Product: IS Decisions FileAudit 5.0
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There’s hardly a day that goes by that I don’t hear about an organization who has suffered a security breach and an attacker has accessed their sensitive information. Targeted attacks are becoming more frequent, and more successful, and this poses a serious challenge for security administrators everywhere. An increasingly mobile workforce and an explosion of devices and platforms that users require access from further complicate the situation. Defense tactics are rapidly changing, and many organizations are now operating on an “assumed breach” model, whereby they assume they have been compromised and focus their energy and efforts toward identifying malicious activity on their network. In fact, one report I read recently stated that the mean time to discovery of unauthorized access was, on average, more than 200 days. Assuming you’ve been breached and trying to detect it is probably a good stance to take.
The real challenge here is that attackers are highly effective at gaining authorized access to resources through the use of intricate phishing campaigns and social engineering. For security administrators, it can be a daunting task trying to identify suspicious activity and data access when the adversary has valid, authorized credentials. It then becomes critical to monitor all access to sensitive data. Not only unauthorized, but authorized as well. Attackers are after data, and for that they must access it before they can extract it. Visibility is key here, and the operating system’s native tools are inefficient and don’t scale well. Here, FileAudit 5 can help tremendously.
Overview of FileAudit 5
FileAudit 5 is a software platform that greatly simplifies file and folder access auditing on Windows server. It is agentless and leverages existing Windows platform technologies to create a real-time monitoring and alerting solution for sensitive data. In addition to tracking authorized and unauthorized access for monitored folders and files, FileAudit provides intelligent alerting and granular control over monitoring with a modern, intuitive management console.
New features in FileAudit 5 include support for monitoring mass file access, which is excellent for detecting potential data exfiltration after a successful breach. It also includes the ability to now track the source IP address of folder and file requests made remotely, which will help tremendously during a forensic investigation. In addition, alerts can be configured to monitor folders and files being accessed at irregular times, which is another common sign of potentially malicious activity.
Installing FileAudit 5 could not be any easier. Simply copy the installation file to the server or workstation and run the setup. To install all of the components on the same system, select the Complete setup type. If you wish to install only specific FileAudit components, choose Custom.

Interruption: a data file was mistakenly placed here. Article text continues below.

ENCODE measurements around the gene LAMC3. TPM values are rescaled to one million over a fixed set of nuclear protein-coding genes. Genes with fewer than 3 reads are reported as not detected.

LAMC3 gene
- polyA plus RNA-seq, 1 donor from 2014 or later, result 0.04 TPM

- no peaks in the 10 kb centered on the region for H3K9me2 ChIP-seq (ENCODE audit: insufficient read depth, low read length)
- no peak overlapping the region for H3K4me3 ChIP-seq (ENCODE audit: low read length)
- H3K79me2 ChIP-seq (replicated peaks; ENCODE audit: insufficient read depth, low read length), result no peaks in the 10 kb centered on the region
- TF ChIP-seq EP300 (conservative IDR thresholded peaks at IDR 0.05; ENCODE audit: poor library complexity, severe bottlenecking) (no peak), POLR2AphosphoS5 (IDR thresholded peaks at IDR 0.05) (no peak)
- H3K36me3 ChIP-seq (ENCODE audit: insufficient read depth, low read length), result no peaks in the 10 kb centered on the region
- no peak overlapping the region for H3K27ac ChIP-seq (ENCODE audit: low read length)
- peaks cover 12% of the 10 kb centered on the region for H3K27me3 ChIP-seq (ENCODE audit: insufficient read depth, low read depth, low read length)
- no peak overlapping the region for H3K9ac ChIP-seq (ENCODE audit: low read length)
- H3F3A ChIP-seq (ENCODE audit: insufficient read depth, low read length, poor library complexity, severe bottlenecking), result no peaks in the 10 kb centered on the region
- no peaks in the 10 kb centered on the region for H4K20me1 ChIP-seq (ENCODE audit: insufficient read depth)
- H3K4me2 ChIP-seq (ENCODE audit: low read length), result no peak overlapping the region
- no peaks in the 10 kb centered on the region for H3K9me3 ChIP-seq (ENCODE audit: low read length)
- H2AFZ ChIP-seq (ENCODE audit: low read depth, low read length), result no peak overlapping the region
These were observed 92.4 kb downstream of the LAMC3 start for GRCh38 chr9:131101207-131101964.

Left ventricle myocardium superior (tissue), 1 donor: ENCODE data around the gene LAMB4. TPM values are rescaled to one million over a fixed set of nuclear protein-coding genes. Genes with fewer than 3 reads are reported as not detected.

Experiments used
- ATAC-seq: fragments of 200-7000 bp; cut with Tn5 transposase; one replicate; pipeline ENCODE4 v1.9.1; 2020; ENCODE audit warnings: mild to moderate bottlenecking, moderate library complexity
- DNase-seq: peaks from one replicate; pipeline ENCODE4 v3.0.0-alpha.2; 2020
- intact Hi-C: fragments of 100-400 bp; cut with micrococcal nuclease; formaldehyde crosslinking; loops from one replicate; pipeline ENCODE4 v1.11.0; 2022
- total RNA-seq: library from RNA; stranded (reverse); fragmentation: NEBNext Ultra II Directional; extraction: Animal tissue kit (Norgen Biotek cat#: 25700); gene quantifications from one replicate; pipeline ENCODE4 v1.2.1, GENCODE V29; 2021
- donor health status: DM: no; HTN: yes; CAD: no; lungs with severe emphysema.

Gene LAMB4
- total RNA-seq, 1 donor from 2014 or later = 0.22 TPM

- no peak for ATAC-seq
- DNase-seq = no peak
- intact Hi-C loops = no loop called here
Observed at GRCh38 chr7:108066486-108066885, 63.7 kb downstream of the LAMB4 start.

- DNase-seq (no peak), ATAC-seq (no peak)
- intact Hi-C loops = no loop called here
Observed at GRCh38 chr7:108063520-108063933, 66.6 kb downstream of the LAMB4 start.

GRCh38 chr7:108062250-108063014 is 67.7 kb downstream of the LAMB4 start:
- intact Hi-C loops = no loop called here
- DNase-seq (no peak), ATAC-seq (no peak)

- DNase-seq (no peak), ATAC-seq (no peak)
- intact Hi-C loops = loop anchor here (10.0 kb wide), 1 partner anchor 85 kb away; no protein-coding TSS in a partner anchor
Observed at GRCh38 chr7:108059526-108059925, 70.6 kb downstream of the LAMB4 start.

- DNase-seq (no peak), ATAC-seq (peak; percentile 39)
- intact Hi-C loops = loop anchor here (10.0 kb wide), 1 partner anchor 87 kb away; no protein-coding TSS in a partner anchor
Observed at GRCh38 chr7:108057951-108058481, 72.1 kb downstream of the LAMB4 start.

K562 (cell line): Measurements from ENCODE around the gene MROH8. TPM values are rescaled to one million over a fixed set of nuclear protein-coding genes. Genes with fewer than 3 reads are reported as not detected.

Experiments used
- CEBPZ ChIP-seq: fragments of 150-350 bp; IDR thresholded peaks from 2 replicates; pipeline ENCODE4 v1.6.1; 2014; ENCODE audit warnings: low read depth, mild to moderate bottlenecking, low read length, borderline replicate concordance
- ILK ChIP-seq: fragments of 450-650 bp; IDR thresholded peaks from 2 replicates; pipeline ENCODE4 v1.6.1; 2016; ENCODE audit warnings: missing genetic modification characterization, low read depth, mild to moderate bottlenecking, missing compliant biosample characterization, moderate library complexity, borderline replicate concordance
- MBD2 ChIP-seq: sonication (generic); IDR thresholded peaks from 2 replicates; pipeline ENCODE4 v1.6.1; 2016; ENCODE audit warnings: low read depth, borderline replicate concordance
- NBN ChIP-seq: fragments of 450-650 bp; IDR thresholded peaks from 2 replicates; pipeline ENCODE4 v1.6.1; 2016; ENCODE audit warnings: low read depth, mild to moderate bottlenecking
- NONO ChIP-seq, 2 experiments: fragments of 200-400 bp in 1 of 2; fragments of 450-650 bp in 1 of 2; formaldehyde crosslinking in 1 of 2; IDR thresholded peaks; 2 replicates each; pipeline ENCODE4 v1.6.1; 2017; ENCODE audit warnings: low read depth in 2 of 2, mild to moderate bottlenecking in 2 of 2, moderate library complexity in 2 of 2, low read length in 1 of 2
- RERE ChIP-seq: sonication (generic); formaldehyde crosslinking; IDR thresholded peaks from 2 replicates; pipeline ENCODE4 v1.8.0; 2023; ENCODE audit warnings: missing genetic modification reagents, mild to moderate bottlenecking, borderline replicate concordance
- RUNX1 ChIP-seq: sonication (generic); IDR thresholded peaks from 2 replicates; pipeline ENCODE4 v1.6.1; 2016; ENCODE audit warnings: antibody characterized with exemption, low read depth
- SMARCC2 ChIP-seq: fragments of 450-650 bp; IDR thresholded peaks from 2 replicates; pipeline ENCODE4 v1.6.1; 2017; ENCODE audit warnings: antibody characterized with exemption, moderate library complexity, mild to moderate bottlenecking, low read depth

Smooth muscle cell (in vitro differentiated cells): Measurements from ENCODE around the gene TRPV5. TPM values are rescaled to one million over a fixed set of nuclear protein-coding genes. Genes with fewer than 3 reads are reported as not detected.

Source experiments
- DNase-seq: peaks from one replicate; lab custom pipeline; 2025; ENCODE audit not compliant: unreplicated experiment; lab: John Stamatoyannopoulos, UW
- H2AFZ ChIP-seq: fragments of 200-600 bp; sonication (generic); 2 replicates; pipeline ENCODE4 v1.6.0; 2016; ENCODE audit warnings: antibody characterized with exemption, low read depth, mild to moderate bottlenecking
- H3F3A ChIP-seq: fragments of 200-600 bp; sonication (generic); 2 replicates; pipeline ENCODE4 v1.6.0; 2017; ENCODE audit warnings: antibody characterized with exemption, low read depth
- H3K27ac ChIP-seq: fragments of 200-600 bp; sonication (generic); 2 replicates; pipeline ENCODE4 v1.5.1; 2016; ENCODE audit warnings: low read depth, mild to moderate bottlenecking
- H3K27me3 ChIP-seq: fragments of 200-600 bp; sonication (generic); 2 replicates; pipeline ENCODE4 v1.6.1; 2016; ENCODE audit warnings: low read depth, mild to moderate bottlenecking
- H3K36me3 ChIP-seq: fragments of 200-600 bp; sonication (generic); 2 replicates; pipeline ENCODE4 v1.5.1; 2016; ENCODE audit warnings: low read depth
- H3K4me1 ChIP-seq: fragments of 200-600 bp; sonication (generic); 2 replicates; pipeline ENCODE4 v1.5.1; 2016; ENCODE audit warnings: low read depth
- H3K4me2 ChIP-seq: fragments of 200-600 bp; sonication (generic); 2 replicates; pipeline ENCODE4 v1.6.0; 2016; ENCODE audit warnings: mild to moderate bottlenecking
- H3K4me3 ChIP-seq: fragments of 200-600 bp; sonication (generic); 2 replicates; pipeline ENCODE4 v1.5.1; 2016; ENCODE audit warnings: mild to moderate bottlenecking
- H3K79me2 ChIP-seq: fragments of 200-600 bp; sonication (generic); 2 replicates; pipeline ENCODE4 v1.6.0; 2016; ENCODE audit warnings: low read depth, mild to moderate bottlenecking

For demonstration purposes I’ve chosen to install all FileAudit components on the same system. However, it might be desirable (and in my personal view, recommended) that only the FileAudit service be installed on a server machine, and the management console and documentation be installed on a management workstation. Due to some limitations with the current product, this process is not without some unique challenges. More on this later.
Once the installation has completed successfully, choose the option to launch the FileAudit management console.
Before configuring files to be audited there’s a bit of housekeeping that needs to be accomplished first. In the management console in the Tools column select Settings, choose Accounts, and then click Add an account. Provide the domain, username, and password for an account that has administrative privileges on the target servers you wish to audit. You can specify multiple accounts, if necessary.
If you wish to use e-mail alerting (highly recommended!), select E-mail settings and provide the details for your SMTP server.
Now we’re ready to set up file auditing! In the management console select Audit configuration in the Audit column. You can choose to add folders or specific files, as required. To add a folder to audit, click Add a folder. Enter the UNC path of the folder and press Enter. The FileAudit Path Wizard opens and will indicate any additional configuration required to enabled auditing on this path.
Click Next and choose Automatically enable the object access audit on the server. Optionally you can choose to configure object access audit manually, but for the best experience it is strongly recommended that you let FileAudit make the required changes. Continue through the next few screens to configure NTFS settings, licensing, and to enable monitoring. Once complete the folder will be configured for auditing and monitoring. Once complete you can repeat these steps as necessary to monitor any additional folders or files.
Monitoring File Access
Once auditing has been configured, you can use the FileAudit management console to view file access events using the File Access Viewer, which can be found in the Access column. Simply enter a monitored path and press enter to see all access events.